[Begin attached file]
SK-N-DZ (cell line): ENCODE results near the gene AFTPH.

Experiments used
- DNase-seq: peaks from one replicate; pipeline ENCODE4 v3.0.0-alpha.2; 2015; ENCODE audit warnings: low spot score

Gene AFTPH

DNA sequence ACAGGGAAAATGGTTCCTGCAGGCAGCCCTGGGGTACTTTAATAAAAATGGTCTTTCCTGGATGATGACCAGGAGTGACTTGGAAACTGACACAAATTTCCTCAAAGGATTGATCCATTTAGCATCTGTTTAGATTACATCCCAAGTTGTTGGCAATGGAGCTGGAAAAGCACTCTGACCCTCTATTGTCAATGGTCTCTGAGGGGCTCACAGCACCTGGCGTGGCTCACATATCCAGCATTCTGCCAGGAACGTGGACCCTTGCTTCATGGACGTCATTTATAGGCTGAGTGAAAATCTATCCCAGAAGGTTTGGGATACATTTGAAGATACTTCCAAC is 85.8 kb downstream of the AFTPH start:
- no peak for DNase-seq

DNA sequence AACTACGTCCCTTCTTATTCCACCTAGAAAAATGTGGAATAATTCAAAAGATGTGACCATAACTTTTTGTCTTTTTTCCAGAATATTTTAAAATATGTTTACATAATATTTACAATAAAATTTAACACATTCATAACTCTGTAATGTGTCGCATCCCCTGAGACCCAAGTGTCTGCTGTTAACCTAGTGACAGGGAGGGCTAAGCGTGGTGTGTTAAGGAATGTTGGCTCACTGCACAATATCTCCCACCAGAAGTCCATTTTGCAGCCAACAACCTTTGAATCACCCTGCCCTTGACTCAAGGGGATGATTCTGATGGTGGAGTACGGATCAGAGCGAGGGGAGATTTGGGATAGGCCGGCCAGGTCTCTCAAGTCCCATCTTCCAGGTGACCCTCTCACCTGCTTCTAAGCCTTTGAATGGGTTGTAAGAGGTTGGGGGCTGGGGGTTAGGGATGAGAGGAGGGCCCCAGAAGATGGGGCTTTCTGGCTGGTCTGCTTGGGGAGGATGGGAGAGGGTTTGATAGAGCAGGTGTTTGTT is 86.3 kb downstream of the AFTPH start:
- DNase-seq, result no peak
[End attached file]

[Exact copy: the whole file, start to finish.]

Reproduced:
SK-N-DZ (cell line): ENCODE results near the gene AFTPH.

Experiments used
- DNase-seq: peaks from one replicate; pipeline ENCODE4 v3.0.0-alpha.2; 2015; ENCODE audit warnings: low spot score

Gene AFTPH

DNA sequence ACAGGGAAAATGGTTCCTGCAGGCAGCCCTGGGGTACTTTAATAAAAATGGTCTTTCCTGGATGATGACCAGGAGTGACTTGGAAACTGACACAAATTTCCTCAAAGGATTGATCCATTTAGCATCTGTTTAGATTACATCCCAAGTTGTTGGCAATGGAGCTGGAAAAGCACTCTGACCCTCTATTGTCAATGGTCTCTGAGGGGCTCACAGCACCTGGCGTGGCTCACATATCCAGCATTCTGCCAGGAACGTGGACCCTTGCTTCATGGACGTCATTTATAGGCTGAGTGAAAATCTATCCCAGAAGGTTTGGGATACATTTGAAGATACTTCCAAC is 85.8 kb downstream of the AFTPH start:
- no peak for DNase-seq

DNA sequence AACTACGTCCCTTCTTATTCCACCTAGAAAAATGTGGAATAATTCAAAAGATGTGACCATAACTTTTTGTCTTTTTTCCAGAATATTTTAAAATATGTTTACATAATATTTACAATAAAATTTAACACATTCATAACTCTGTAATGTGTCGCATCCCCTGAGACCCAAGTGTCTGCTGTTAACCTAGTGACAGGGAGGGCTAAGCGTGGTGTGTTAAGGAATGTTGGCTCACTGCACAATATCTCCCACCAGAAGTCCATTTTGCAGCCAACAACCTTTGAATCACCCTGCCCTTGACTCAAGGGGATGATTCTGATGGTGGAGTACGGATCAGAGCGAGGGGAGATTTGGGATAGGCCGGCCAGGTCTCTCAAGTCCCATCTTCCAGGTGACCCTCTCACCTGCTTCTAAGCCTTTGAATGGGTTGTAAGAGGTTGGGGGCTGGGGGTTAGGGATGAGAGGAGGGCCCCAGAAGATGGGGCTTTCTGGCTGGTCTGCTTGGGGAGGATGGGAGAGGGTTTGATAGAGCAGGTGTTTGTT is 86.3 kb downstream of the AFTPH start:
- DNase-seq, result no peak